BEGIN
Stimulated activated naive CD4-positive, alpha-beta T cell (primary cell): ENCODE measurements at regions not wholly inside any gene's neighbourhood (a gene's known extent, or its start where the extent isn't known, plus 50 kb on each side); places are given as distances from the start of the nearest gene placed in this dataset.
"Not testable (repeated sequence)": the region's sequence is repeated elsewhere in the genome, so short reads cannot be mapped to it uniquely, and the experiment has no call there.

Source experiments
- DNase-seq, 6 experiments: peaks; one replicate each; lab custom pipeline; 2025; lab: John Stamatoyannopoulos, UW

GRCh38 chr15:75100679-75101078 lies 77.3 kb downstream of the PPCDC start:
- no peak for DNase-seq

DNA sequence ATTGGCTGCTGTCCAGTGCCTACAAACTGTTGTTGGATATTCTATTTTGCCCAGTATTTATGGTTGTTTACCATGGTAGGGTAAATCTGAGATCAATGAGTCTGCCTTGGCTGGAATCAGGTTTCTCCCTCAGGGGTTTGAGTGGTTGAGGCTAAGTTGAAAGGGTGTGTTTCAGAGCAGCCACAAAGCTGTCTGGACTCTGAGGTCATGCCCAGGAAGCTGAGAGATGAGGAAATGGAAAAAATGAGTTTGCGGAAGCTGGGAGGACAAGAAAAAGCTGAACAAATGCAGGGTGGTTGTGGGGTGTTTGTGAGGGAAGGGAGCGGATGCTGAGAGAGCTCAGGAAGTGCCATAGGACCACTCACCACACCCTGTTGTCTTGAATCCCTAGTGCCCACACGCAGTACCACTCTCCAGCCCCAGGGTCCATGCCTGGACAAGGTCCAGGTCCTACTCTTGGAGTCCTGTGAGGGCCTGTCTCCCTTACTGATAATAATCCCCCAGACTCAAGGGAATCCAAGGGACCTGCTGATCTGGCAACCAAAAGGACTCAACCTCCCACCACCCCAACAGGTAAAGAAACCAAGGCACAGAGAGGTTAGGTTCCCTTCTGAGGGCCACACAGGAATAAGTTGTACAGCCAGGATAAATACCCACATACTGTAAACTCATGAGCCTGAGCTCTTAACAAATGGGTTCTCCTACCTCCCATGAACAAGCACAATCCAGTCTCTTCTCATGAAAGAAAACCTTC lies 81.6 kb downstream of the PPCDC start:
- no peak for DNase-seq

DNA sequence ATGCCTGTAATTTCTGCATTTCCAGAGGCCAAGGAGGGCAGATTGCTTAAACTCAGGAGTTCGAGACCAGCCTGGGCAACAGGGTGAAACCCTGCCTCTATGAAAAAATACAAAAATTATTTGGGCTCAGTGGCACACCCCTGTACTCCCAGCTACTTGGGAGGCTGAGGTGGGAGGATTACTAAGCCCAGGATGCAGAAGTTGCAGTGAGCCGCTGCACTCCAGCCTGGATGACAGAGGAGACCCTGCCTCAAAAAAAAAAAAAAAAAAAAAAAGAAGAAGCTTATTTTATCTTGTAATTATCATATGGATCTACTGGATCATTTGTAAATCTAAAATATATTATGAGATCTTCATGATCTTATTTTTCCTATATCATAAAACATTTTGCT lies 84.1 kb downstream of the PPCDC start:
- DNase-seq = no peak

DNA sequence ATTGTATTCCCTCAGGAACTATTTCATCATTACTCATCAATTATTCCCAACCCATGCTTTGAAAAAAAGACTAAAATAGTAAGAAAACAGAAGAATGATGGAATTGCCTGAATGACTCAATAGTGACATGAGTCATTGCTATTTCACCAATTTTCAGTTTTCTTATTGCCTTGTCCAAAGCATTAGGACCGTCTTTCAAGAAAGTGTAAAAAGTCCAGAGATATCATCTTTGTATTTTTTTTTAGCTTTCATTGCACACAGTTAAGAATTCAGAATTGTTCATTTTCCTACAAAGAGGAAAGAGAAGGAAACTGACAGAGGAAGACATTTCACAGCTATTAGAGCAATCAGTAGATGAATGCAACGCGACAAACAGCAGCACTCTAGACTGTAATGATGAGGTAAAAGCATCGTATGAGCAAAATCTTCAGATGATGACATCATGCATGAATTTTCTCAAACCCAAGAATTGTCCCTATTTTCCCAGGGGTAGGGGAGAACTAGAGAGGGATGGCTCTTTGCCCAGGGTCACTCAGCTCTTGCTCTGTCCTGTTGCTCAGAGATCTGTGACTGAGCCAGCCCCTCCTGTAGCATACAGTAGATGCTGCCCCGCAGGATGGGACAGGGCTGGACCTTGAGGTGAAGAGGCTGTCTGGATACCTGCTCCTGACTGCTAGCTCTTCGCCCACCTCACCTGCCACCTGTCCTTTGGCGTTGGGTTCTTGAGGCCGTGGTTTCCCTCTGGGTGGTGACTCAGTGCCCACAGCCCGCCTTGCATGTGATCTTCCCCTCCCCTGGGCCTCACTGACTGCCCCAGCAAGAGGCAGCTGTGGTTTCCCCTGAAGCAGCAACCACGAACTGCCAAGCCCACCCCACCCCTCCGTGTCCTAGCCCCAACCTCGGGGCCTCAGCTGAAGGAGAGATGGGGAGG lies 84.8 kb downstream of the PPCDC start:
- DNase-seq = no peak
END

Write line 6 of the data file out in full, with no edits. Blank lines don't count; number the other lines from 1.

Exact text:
- no peak for DNase-seq